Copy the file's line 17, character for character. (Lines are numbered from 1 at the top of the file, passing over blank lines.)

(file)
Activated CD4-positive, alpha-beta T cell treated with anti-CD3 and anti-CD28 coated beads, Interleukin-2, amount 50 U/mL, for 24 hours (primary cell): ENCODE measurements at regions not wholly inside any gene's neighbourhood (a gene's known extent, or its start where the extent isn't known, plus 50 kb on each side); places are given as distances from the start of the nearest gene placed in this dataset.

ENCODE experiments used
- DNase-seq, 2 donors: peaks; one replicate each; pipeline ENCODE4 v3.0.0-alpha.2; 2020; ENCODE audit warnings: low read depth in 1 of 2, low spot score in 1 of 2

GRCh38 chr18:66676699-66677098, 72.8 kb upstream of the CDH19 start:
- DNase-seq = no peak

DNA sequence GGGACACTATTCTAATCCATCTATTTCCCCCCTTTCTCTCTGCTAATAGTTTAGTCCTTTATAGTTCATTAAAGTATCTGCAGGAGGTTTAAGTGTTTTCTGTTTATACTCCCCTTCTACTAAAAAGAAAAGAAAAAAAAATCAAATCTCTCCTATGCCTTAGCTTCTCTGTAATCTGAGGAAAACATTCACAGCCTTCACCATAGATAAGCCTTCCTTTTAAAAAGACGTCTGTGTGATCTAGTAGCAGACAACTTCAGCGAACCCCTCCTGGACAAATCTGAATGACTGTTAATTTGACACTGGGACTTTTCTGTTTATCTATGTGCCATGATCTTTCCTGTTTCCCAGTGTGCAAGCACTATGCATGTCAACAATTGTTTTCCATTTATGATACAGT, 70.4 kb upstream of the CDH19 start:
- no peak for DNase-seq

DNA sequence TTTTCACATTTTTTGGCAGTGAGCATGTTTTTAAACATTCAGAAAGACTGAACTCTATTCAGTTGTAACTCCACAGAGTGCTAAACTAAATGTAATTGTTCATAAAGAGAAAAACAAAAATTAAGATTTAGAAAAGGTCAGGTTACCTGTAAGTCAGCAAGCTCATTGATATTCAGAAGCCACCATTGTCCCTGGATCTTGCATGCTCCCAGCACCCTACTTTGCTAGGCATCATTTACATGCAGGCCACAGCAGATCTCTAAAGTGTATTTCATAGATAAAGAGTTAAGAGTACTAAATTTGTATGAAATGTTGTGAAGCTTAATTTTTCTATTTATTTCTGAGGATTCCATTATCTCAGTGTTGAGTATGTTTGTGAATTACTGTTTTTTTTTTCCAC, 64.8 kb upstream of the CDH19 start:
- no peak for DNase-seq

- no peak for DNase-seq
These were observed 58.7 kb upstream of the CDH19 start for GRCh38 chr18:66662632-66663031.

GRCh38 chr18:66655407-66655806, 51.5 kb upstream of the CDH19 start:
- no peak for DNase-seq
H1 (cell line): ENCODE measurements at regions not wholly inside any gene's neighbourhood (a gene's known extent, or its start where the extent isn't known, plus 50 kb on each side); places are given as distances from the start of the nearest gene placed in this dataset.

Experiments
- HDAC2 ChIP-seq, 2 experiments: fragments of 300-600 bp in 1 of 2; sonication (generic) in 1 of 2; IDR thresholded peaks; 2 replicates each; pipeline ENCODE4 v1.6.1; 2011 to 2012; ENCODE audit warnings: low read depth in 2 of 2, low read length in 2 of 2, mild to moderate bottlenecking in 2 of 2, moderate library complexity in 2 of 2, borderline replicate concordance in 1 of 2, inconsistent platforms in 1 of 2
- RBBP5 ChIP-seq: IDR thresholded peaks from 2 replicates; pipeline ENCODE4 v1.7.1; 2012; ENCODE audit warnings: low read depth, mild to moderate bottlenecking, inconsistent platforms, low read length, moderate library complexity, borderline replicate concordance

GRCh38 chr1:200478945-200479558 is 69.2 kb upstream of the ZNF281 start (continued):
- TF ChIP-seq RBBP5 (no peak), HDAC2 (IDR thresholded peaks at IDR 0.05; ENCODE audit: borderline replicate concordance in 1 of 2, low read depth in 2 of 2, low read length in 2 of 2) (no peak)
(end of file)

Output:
- RBBP5 ChIP-seq: IDR thresholded peaks from 2 replicates; pipeline ENCODE4 v1.7.1; 2012; ENCODE audit warnings: low read depth, mild to moderate bottlenecking, inconsistent platforms, low read length, moderate library complexity, borderline replicate concordance